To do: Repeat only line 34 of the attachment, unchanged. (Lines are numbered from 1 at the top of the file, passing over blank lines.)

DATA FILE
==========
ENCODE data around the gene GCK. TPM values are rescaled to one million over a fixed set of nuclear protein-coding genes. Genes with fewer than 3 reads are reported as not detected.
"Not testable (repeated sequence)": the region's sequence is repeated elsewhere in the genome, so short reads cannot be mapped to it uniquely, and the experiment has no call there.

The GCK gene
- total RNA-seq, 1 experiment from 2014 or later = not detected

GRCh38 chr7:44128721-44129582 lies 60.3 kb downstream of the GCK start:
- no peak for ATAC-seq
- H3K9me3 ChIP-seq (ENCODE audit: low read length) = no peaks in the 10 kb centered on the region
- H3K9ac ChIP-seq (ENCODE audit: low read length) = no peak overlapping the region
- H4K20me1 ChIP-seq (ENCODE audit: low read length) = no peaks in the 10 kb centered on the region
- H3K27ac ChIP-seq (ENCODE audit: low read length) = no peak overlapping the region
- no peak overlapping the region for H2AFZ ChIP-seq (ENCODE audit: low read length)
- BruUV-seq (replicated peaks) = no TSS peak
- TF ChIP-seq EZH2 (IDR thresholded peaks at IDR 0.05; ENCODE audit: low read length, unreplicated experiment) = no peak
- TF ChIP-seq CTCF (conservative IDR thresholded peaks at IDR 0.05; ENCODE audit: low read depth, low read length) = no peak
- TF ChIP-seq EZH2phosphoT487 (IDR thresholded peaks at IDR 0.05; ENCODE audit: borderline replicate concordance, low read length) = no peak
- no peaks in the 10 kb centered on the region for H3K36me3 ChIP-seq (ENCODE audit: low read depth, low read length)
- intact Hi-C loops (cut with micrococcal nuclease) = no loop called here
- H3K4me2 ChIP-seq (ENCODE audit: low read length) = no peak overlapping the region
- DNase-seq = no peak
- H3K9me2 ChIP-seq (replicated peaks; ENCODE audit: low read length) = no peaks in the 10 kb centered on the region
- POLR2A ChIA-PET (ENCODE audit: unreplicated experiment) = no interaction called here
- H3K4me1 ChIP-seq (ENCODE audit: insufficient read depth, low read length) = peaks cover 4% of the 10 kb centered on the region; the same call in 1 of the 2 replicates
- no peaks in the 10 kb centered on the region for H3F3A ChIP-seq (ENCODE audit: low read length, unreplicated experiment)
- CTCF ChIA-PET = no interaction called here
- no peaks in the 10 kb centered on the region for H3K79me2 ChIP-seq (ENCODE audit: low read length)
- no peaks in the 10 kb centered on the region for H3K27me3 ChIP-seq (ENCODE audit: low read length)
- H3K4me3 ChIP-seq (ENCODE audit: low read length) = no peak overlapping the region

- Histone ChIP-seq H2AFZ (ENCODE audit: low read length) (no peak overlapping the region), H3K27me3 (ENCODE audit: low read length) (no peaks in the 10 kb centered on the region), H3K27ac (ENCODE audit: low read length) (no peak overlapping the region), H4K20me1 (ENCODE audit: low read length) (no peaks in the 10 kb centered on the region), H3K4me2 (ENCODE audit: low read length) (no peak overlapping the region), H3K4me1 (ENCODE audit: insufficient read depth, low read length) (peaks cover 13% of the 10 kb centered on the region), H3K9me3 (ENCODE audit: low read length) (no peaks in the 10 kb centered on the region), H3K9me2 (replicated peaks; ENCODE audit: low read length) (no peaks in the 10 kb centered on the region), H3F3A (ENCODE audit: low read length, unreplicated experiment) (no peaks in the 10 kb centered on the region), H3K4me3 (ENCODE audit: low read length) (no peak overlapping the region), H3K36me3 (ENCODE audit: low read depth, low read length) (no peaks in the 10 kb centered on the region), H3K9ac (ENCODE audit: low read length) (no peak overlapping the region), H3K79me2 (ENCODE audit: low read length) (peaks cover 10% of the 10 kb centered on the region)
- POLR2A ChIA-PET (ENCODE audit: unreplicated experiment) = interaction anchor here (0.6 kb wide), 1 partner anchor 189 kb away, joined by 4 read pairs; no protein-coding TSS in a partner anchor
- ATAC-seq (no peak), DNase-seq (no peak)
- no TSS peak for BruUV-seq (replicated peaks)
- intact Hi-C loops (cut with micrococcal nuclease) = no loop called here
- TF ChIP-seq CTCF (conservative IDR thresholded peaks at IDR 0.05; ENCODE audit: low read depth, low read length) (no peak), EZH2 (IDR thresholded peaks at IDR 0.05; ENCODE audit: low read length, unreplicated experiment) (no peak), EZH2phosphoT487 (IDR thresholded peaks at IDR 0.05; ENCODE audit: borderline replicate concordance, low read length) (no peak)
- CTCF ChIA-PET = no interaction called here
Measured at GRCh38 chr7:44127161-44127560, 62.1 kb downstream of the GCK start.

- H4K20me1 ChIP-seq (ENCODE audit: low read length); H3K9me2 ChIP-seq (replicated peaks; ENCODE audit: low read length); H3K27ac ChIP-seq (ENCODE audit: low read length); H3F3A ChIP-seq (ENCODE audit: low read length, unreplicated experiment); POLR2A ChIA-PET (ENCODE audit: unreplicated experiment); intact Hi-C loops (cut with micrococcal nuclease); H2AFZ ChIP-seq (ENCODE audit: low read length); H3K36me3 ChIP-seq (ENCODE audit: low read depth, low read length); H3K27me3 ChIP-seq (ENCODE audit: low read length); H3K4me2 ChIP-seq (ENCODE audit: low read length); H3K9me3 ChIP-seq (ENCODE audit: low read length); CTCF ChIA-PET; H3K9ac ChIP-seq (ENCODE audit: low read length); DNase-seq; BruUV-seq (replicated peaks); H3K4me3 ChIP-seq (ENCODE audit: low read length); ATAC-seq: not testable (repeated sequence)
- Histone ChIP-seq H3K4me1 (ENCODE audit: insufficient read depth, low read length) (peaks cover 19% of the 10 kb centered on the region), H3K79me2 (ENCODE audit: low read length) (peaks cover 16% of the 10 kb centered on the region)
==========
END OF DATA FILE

- CTCF ChIA-PET = no interaction called here